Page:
Find Out How You Can Participate In National Wellness Week
By Wilma Townsend, Public Healthy Analyst, Center for Mental Health Services
As part of National Recovery Month, National Wellness Week, which runs from September 19-25, highlights ways to live a longer, healthier life if you or someone you know is in recovery from a mental or substance use disorder. People with untreated mental and substance use disorders often die decades earlier than those in the general population.
According to Million Hearts—a national initiative to prevent 1 million heart attacks and strokes over the next 5 years—heart disease causes one in every three deaths in the United States. Overall, Americans suffer more than two million heart attacks and strokes every year. People living with untreated mental and substance use disorders are at even greater risk than the general population of developing cardiovascular disease. The goals of the Million Hearts initiative are consistent with National Wellness Week’s focus on increasing years of life for people with mental and substance use disorders.
During National Wellness Week, the Substance Abuse and Mental Health Services Administration will partner with the Food and Drug Administration’s Office of Women’s Health to encourage individuals to improve one physical health behavior, while exploring their talents, skills, interests, social connections, and environment. Hundreds of consumer/peer-run, faith- based, and other community organizations, as well as behavioral health and primary care providers, will host events nationwide in support of National Wellness Week and to promote the Eight Dimensions of Wellness, which are:
Social – Developing a sense of connection, belonging, and a well-developed support system
Environmental – Promoting good health by occupying pleasant, safe, and stimulating environments that support well-being
Physical – Recognizing the need for physical activity, diet, nutrition, and sleep while discouraging the use of tobacco, drugs, and excessive alcohol consumption
Emotional – Coping effectively with life and creating satisfying relationships Spiritual – Expanding our sense of purpose and meaning in life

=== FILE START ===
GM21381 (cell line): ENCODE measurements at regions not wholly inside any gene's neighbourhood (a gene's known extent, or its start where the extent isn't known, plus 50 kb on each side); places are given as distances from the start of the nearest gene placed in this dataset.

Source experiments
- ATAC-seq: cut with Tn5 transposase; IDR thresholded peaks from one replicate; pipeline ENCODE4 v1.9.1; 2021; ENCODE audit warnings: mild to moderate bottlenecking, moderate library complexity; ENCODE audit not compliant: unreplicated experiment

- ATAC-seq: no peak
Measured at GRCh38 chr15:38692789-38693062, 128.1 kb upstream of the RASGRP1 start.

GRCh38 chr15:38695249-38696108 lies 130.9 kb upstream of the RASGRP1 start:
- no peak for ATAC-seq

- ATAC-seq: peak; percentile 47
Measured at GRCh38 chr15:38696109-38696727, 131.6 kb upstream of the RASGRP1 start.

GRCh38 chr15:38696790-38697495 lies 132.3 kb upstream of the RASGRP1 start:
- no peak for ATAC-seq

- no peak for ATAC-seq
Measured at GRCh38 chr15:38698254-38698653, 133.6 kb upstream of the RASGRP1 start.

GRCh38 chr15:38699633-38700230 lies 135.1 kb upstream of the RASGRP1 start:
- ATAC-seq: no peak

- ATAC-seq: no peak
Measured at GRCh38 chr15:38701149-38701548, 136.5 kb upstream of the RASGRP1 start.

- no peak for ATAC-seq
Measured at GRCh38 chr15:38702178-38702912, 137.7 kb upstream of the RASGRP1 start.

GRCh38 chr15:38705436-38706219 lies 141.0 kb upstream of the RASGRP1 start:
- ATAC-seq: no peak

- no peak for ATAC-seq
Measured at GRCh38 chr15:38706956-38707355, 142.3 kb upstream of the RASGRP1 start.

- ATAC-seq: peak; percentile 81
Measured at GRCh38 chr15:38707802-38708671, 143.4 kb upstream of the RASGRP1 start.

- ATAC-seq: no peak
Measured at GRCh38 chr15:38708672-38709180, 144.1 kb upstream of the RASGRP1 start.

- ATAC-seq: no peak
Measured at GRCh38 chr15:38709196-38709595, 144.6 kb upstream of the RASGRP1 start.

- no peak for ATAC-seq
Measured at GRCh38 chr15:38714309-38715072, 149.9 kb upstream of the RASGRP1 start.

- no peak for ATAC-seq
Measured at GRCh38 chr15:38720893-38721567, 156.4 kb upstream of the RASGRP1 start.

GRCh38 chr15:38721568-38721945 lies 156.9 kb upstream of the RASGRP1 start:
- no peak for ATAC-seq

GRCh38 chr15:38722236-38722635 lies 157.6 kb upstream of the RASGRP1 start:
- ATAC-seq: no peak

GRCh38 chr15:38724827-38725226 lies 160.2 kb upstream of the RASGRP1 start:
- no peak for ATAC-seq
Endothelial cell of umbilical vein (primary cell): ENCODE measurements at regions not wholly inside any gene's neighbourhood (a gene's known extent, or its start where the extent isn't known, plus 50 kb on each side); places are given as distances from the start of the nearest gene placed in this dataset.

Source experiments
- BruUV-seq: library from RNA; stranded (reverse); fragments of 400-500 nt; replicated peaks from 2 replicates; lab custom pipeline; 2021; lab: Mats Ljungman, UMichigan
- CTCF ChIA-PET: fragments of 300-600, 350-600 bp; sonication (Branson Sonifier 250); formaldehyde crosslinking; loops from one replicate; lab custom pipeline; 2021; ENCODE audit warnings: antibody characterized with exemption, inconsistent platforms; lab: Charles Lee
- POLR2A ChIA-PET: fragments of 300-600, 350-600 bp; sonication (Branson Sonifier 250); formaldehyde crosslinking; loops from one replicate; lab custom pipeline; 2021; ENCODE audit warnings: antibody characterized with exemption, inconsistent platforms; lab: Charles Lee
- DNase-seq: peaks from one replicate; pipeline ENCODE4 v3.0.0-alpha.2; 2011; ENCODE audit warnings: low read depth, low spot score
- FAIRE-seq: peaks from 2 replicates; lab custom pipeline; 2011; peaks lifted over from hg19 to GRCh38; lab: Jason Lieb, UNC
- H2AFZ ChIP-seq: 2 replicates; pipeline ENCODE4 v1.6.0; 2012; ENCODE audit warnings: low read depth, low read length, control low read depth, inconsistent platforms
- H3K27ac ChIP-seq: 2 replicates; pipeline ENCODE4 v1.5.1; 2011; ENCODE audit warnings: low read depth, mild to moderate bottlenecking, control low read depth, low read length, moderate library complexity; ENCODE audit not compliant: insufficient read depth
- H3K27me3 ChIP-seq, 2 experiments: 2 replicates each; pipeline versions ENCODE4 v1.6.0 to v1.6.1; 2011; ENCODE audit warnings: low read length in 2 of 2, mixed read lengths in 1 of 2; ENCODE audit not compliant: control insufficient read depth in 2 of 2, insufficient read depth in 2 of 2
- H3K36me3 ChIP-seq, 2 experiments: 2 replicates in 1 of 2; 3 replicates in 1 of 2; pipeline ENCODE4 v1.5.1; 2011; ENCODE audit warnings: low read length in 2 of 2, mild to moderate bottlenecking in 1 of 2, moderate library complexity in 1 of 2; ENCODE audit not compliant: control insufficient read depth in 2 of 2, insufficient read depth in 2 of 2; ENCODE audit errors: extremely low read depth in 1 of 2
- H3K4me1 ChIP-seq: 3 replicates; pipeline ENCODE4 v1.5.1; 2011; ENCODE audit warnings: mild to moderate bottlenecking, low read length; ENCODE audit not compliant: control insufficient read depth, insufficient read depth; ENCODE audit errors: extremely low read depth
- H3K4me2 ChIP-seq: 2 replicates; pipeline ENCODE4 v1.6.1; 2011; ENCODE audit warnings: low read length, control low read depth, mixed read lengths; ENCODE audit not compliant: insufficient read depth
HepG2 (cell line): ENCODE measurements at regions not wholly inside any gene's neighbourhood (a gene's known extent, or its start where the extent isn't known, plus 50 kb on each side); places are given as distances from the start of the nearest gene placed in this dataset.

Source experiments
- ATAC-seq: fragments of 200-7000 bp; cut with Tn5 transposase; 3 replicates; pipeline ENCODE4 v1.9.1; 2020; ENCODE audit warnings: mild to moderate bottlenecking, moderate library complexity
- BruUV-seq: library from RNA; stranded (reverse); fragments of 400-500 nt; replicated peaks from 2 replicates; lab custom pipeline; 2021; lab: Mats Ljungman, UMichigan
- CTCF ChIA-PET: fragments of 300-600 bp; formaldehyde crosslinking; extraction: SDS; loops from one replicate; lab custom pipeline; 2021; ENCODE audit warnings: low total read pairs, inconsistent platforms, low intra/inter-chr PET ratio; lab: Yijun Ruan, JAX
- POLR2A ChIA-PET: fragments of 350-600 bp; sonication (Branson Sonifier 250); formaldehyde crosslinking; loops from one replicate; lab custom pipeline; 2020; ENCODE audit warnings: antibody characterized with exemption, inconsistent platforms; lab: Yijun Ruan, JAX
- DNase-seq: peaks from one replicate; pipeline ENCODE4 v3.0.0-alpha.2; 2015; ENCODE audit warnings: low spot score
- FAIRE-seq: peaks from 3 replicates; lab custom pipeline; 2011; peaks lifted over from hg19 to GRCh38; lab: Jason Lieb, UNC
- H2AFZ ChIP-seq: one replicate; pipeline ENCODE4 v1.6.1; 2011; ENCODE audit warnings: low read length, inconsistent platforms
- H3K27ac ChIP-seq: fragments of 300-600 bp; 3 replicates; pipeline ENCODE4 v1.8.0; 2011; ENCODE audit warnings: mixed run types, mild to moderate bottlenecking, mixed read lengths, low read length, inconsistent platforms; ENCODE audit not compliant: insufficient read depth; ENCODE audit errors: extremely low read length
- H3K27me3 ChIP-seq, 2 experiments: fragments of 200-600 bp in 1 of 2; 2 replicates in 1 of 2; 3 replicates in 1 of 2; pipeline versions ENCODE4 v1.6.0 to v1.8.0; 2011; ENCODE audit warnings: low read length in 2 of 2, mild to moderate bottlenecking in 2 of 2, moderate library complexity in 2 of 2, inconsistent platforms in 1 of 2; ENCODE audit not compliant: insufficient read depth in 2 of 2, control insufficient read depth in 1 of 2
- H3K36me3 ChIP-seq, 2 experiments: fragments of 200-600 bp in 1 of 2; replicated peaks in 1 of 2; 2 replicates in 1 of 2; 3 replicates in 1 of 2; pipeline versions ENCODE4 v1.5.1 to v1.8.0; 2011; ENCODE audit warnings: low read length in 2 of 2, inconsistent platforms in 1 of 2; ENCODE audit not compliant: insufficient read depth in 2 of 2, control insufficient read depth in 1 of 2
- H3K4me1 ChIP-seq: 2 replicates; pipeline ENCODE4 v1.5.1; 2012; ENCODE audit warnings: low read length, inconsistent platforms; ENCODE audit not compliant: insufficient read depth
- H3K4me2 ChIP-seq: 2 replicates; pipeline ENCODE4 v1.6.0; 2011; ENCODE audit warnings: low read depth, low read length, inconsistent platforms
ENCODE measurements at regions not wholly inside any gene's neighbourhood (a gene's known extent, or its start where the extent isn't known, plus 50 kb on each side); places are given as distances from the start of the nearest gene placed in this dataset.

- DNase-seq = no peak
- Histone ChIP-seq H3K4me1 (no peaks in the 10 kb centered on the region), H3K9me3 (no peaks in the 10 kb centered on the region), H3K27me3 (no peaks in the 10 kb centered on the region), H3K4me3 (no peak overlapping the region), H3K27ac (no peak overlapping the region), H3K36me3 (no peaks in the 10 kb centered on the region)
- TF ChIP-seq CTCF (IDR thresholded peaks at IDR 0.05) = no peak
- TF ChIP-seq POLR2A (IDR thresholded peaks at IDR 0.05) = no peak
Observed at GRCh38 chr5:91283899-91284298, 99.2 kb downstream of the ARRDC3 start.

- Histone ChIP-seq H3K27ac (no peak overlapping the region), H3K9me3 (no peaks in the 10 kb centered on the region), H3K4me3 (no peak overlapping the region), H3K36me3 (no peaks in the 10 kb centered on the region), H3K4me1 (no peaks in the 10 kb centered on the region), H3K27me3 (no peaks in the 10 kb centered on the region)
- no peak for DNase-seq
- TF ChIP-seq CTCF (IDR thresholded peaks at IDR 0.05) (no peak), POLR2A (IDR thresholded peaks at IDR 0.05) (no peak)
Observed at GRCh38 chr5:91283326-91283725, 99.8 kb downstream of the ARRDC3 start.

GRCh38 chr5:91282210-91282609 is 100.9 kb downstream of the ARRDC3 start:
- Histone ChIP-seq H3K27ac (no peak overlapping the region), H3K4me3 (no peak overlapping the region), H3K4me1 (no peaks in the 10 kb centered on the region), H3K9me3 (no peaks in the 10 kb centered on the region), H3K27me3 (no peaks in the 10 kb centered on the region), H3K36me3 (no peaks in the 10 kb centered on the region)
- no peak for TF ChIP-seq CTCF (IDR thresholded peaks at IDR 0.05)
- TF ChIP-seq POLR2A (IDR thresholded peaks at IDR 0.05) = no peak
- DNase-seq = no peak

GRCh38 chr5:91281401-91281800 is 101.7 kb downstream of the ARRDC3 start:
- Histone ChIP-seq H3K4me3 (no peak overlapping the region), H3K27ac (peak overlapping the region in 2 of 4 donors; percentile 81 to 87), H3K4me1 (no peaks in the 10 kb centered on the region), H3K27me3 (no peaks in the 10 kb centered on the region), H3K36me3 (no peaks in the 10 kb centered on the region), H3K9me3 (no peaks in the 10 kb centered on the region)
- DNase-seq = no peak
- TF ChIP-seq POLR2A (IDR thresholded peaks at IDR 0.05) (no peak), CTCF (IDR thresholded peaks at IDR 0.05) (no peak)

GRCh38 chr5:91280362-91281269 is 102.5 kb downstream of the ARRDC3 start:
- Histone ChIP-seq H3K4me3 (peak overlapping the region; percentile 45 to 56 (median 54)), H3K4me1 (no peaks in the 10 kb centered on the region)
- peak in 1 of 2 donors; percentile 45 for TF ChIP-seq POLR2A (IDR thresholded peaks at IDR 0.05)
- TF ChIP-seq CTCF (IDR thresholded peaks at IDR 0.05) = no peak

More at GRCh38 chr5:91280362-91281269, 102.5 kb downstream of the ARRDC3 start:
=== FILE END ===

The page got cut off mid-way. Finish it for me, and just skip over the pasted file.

Occupational – Gaining personal satisfaction and enrichment from one’s work
Intellectual – Recognizing creative abilities and finding ways to expand knowledge and skills
Financial – Feeling satisfied with current and future financial situations
On Friday, thousands of people across the country will put on their dancing shoes for a “Line Dance for Wellness.” Line dancing spans generations and cultures, while building community connections. It is an ideal example of how to incorporate both the physical and social dimension of wellness by bringing people together for fun and a bit of exercise.
Create a Video That Explains Government Services for a Chance to Win $1,000
If you create a video that helps people understand how to get the government benefits and services they need, you could win $1,000 and have your video seen by millions. We provide answers to the public’s most common questions, at Answers.USA.gov, but we need your help to create how-to videos that explain the process.
We are looking for videos that answer these common questions:
How do I check the status of my tax refund?
How can I apply for a government grant or loan?
How can I find a job?
How do I get a Social Security card?
How can I change my address with various government agencies when I move?
You can find the rules and more information about how to enter the contest at faq.challenge.gov. We are accepting entries until October 28, 2011.
Recognize Warning Signs to Prevent Gynecologic Cancers
From the CDC’s Division of Cancer Prevention and Control
Gynecologic cancers start in a woman’s reproductive organs. The five main types of gynecologic cancer are cervical, ovarian, uterine, vaginal, and vulvar cancer.
Each gynecologic cancer has different symptoms, risk factors, and prevention strategies. All women are at risk for gynecologic cancers, and risk increases with age. When gynecologic cancers are found early, treatment is most effective.
Pay attention to your body and know what is normal for you. If you notice any unexplained symptoms, talk to your doctor right away.
Prevention and Screening
Some gynecologic cancers are caused by human papillomavirus (HPV), a common sexually transmitted infection. A vaccine protects against the HPV types that most often cause cervical, vaginal, and vulvar cancers. It’s recommended for 11- and 12-year-old girls.
Of all the gynecologic cancers, only cervical cancer has a screening test—the Pap test—that can find this cancer early. It is especially important to recognize warning signs, and learn if there are things you can do to reduce your risk. If you have a low income or don’t have health insurance, you may qualify for a free or low-cost Pap test through the National Breast and Cervical Cancer Early Detection Program.
Volunteer to Clean Up the World's Oceans, Coasts, and Watersheds
The International Coastal Cleanup will take place this Saturday. The cleanup is an annual event, sponsored in part by the Environmental Protection Agency, that includes over 100 countries and territories bordering every major body of water on Earth. It is the world’s largest volunteer effort to clean up the marine environment.